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May 14, 2024

Introducing Meta-Detector

Written by Joe Sullivan
Penetration Testing Research

In this blog post, I’m going to discuss a new Open-Source Intelligence (OSINT) tool I created to assist with collecting information about target organizations during penetration testing engagements. I call it, Meta-Detector.

Lately, I've noticed that a number of automated tools for the OSINT gathering process, specifically Google Dorking, have been less than efficient, or not yielding any results at all. This is what led me to the creation of Meta-Detector.

Google Dorking

Before I get into discussing Meta-Detector, let me explain what Google Dorking is, just in case you are not familiar with the term.

Google Dorking refers to the use of search techniques and specific search queries (known as "Google Dorks") to locate hidden or sensitive information that may not be easily accessible through the usual search methods. It involves utilizing Google's search capabilities to find specific types of content or data that may be inadvertently exposed or publicly available on the Internet. 

Google Dorking relies on operators and search modifiers that allow users to refine and narrow down search results based on specific criteria. Some common Google Dorking techniques include:

  • File Type Searches: Using the "filetype" operator to search for specific file types, such as PDFs, spreadsheets, or configuration files. For example, "filetype:pdf" searches for PDF files on the domain.
  • Site Searches: Using the "site" operator to search within a specific website or domain. For example, "" restricts the search results to the domain.
  • Intitle and inurl Searches: Using the "intitle" and "inurl" operators to search for specific words or phrases in the title or URL of webpages. For example, "intitle:index of /" searches for webpages with "index of" in the title, often revealing directory listings.
  • Authentication Bypass: Using specific search queries to identify websites or web applications with known vulnerabilities or misconfigurations that may allow unauthorized access. For example, "inurl:/admin/login" searches for login pages within website URLs.
  • Sensitive Information Disclosure: Using search queries to identify sensitive information such as usernames, passwords, credit card numbers, or confidential documents that may have been inadvertently exposed online. For example, "intext:password filetype:txt" searches for text files containing the word "password."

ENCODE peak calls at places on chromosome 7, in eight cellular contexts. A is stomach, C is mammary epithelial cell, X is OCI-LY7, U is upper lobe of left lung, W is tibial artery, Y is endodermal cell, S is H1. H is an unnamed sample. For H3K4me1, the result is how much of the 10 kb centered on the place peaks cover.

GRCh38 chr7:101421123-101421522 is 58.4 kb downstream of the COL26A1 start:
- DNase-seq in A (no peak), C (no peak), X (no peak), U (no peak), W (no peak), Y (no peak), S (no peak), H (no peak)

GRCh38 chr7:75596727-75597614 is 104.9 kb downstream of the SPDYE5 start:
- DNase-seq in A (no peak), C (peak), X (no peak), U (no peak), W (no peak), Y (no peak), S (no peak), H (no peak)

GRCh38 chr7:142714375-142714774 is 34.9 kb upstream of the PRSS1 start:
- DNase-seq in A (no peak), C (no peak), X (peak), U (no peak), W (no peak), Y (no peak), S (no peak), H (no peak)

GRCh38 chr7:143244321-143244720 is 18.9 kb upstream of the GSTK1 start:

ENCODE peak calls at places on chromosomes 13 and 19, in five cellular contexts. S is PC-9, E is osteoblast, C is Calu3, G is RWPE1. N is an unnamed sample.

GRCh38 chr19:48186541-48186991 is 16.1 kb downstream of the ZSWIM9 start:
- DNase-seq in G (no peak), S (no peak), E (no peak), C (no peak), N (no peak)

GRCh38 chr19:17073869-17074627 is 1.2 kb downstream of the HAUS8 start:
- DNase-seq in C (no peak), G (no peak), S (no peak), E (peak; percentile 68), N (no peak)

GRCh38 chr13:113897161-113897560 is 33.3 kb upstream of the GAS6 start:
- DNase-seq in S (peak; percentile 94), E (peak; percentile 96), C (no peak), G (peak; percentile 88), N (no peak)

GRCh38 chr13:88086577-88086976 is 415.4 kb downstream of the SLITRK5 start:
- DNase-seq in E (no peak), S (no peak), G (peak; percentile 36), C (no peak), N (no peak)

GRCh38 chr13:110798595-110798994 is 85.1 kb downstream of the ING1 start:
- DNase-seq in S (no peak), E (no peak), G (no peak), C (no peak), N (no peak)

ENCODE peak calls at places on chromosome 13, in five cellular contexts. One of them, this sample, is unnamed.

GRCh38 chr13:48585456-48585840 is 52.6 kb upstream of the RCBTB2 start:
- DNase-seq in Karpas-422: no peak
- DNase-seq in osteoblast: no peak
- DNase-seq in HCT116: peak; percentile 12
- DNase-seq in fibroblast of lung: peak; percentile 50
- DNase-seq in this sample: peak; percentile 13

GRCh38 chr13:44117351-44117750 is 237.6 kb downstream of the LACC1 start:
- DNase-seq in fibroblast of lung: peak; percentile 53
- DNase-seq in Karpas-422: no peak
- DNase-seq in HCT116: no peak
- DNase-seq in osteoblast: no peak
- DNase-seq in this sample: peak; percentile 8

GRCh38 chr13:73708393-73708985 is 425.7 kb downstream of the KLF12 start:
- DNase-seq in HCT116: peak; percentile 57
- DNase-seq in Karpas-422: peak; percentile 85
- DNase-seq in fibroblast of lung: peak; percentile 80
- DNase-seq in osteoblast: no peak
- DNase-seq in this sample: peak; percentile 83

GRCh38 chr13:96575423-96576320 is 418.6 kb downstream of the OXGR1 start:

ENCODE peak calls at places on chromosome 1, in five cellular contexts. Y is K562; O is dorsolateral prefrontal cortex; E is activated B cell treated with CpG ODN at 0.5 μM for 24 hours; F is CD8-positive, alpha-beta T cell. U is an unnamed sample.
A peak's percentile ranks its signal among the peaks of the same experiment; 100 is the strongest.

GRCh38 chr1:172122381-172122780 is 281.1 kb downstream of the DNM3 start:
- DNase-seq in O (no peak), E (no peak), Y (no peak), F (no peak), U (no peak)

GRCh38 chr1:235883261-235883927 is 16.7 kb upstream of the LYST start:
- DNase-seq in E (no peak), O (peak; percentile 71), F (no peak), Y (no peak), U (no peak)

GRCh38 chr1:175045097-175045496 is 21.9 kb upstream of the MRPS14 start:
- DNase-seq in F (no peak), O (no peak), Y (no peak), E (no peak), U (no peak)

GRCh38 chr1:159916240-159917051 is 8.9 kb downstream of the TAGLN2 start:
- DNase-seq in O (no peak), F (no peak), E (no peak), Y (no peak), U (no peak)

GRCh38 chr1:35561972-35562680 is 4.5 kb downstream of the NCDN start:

Google Dorking can be used for various purposes, including cybersecurity research, penetration testing, and investigations. However, it's important to use Google Dorking responsibly and ethically, respecting privacy and legal considerations, and avoiding any unauthorized or intrusive activities. Additionally, organizations should regularly review and secure their online assets to prevent inadvertent exposure of sensitive information through Google Dorking techniques. 

Real-World Use Cases

If you are new to this type of research, here are some ideas to get you thinking about how this could be beneficial.

Identifying Exposed Credentials:

Penetration testers can use Google Dorking to search for exposed credentials such as usernames and passwords. By searching for specific strings or patterns that indicate login credentials (e.g., "admin," "password", "login", etc.), they can discover instances where sensitive information has been inadvertently exposed on the internet.

Discovering Misconfigured Servers and Services:

Google Dorking can help identify servers and services that are misconfigured or left in default states, which may pose security risks. Penetration testers can use search operators to find instances of default login pages, open ports, or exposed configuration files, allowing them to assess the security posture of these systems.

Locating Vulnerable Web Applications:

Penetration testers often use Google Dorking to find vulnerable web applications that may be susceptible to common security flaws such as cross-site scripting (XSS), SQLi (SQL Injection), or file inclusion vulnerabilities. By searching for specific keywords or error messages associated with these vulnerabilities, testers can identify potential targets for further assessment.

Mapping Internal Network Infrastructure:

In some cases, Google Dorking can be used to gather information about an organization's internal network infrastructure. By searching for publicly accessible documents, network diagrams, or configuration files that reference internal IP addresses or domain names, penetration testers can gain insights into the layout and connectivity of the target network.

Assessing Third-Party Vendor Security:

Organizations often rely on third-party vendors for various services and solutions. Penetration testers can use Google Dorking to assess the security of these vendors by searching for information such as vendor-specific documentation, customer portals, or data breaches involving the vendor's infrastructure. This helps organizations evaluate the security risks associated with their vendor relationships.